By Veronica Szczygiel, Ph.D.
Knowing that I have become slightly obsessed with birds and birdwatching over the past year, my father shared with me a poem he came across in a recent issue of The New York Times magazine. It was “The Year of the Goldfinches” by Ada Limón, and it moved me for several reasons. First, it described the ecstatic, peaceful, and often serendipitous experience of the birdwatcher, who must exercise patient restraint and count on a little bit of luck (or, in my case, God’s grace) to catch different birds in action.
I am fortunate enough to cultivate with my mother a Brooklyn garden visited by over twenty distinct species of birds—including a hawk!—many of whom had arrived for the first time during this pandemic year. One of those species is the beautiful goldfinch, who feasts from the mesh bag of thistle seeds I hang from a branch.
The second reason I enjoyed this poem was that I feel an inexplicable kinship with the goldfinch, as the bird is my namesake. “Szczygiel” in Polish means “goldfinch,” and I always felt it somehow manifested my spirit: bright, hopeful, a little restless, poetic, free.
The third reason was the connection between Christianity and the goldfinch because, according to the poem, the goldfinch symbolized the resurrection. I never heard this before. Intrigued, I decided to investigate.
A basic internet search revealed to me that the goldfinch indeed represented Christ’s passion and resurrection. However, the goldfinch in question was not the American all-yellow bird but the European goldfinch with black and yellow markings on its wings and a striking red patch on its forehead and chin.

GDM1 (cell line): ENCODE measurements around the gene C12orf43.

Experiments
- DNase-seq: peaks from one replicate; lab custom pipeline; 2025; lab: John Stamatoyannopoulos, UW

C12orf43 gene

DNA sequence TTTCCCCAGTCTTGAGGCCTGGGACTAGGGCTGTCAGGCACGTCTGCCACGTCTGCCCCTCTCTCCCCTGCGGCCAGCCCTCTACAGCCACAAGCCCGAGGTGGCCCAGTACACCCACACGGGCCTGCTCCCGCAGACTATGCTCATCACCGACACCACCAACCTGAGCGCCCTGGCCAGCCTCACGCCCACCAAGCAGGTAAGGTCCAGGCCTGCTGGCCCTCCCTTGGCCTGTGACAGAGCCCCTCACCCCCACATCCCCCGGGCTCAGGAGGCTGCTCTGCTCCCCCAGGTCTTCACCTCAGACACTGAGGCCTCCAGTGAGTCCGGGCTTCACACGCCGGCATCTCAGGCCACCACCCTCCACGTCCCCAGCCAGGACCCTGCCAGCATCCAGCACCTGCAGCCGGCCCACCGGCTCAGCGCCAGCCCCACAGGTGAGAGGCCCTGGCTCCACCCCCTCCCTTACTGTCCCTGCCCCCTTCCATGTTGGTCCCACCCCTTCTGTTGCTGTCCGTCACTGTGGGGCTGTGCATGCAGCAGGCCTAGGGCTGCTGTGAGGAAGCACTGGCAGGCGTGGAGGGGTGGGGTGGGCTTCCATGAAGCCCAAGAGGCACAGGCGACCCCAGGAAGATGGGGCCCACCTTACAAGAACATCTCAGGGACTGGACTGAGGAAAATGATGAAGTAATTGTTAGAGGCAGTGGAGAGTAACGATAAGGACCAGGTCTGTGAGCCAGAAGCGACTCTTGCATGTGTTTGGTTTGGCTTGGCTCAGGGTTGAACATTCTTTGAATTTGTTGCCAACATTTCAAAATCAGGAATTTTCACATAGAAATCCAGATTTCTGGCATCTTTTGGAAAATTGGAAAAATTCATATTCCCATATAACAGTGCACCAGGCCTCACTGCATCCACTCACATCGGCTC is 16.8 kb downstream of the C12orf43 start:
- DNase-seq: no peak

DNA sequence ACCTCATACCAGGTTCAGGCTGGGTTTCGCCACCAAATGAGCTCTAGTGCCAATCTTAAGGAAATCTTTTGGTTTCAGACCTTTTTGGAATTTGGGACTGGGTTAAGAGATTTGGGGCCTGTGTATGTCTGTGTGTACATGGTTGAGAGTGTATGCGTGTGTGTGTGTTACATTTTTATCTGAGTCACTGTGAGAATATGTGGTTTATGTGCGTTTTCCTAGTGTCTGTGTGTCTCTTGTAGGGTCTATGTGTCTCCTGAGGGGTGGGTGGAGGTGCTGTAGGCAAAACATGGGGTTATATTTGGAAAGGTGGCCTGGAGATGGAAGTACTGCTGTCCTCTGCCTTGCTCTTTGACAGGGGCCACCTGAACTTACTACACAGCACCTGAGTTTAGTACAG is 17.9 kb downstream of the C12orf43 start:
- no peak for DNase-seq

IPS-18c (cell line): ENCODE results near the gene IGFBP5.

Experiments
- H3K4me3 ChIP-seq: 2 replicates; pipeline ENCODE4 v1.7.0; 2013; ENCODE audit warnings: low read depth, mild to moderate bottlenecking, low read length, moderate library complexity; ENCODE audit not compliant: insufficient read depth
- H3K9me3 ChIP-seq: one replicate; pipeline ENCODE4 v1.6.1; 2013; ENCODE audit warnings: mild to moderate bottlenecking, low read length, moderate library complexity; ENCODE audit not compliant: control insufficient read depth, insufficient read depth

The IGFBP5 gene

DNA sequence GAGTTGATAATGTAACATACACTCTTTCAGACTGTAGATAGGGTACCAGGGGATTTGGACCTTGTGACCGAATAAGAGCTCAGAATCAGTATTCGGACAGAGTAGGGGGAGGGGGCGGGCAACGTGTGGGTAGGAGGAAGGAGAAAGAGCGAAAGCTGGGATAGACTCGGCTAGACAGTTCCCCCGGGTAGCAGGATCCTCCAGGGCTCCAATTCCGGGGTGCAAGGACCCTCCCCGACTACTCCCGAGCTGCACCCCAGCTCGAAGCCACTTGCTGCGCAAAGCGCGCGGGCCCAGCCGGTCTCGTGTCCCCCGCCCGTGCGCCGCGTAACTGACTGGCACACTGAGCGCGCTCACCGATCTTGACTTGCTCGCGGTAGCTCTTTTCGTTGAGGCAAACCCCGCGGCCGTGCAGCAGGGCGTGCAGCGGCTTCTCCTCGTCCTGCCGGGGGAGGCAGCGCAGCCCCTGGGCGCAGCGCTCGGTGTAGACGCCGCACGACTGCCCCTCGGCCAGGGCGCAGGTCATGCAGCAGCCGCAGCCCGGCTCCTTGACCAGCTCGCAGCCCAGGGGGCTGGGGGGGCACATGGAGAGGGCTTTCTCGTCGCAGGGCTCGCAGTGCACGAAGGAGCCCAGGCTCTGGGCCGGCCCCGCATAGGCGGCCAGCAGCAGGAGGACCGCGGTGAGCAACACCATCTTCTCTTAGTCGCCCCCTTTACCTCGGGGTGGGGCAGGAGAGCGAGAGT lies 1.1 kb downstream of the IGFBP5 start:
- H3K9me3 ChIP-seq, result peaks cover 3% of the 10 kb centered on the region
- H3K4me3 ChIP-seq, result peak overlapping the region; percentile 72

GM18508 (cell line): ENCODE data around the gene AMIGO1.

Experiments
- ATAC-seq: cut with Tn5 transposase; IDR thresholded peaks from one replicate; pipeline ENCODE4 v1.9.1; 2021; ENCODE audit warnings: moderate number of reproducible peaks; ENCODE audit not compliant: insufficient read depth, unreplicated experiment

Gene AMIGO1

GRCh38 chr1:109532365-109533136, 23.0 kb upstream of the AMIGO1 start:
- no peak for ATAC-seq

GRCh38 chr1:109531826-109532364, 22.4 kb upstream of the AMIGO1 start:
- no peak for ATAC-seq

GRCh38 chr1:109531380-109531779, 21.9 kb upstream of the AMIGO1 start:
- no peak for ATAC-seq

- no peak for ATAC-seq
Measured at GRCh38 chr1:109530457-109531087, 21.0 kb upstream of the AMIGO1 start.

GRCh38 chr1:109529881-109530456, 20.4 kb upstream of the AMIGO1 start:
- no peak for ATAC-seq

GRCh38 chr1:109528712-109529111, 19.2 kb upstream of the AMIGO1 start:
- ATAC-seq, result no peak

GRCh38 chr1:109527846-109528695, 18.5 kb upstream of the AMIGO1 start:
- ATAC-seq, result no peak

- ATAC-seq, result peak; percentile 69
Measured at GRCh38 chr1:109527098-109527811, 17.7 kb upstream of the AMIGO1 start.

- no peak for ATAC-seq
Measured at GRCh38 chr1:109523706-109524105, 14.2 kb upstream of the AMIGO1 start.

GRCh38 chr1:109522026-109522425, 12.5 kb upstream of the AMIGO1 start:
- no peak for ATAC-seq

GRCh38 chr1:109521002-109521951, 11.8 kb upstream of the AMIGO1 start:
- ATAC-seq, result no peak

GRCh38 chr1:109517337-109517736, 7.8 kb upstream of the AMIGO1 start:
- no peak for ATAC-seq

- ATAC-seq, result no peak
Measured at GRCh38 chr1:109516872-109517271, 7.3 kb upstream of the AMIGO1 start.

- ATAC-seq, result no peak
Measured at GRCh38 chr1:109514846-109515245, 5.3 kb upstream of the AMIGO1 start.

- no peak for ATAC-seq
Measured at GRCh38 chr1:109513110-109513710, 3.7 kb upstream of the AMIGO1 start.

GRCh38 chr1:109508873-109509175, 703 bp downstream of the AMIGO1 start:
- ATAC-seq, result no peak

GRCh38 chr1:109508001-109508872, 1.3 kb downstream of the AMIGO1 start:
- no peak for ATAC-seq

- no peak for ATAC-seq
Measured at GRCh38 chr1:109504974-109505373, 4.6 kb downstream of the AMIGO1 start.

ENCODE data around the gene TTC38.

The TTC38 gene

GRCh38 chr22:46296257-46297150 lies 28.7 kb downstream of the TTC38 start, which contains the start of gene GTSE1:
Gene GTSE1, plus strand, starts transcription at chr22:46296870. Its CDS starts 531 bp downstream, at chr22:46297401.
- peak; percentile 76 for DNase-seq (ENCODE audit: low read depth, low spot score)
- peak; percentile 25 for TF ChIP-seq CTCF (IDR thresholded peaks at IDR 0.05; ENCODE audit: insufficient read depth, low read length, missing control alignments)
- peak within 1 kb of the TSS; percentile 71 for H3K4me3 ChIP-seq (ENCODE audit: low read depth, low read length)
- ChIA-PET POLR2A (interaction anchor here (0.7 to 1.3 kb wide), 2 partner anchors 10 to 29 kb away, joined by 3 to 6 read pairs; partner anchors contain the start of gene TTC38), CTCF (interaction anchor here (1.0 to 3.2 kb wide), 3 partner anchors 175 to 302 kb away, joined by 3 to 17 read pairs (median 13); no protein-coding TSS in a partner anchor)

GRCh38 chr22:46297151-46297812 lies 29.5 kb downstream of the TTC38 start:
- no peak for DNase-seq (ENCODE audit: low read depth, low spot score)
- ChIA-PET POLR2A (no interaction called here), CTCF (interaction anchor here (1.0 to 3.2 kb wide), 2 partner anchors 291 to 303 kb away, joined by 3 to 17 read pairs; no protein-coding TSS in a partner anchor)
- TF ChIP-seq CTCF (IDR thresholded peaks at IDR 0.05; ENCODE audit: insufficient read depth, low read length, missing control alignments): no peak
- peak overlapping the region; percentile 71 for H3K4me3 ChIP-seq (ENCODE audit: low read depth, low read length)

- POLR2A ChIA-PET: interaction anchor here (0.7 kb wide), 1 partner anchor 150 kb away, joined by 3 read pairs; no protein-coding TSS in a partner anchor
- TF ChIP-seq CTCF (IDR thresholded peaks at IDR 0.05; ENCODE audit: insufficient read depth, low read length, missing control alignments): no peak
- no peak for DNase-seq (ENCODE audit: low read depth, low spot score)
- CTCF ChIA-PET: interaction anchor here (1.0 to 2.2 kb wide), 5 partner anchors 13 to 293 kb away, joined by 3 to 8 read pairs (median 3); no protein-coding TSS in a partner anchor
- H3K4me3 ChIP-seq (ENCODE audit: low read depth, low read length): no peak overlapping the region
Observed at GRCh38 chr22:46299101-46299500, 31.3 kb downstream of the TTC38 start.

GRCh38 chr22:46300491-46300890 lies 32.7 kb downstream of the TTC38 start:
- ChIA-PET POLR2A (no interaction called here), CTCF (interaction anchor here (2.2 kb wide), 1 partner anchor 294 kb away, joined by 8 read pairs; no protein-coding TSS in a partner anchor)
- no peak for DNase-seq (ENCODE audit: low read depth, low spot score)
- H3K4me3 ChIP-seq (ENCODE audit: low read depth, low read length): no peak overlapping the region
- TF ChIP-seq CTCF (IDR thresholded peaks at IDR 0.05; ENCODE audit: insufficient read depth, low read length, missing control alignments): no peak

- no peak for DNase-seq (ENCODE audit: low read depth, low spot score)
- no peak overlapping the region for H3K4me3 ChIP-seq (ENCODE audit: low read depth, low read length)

According to legend, this latter goldfinch witnessed Jesus carrying the cross on the path to Golgotha to be crucified. Moved by the intense suffering of the man, the goldfinch alighted atop of Jesus’ head and began to gently pull the thorns out of his head in an effort to ease his suffering. As the finch did so, some of Jesus’ blood splattered onto the bird’s face. This event explained two things: the goldfinch’s penchant for eating thorny thistle seeds and the red markings on its head feathers.
I was glad to learn about this beautiful story. In my research, I even found out that the Church of the Annunciation in Dębe, Poland, prominently displays a beautiful painting of Mary, Jesus, and the goldfinch at the center of its main altar. Though the goldfinch moves me in particular because of my surname, I think this little bird can inspire all of us during Eastertide. This story makes me ask myself: in my words and actions, am I pulling out thorns or putting them in? In other words, am I easing Jesus’ suffering or am I adding to it?
For every action, inaction, and wrong action impacts others accordingly, and Jesus in turn. Let us take on the spirit of the goldfinch who felt compassion for the suffering Christ and tried to help, one little thorn at a time.
Veronica Szczygiel, Ph.D. is the Assistant Director of Online Learning of the Graduate School of Education at Fordham University.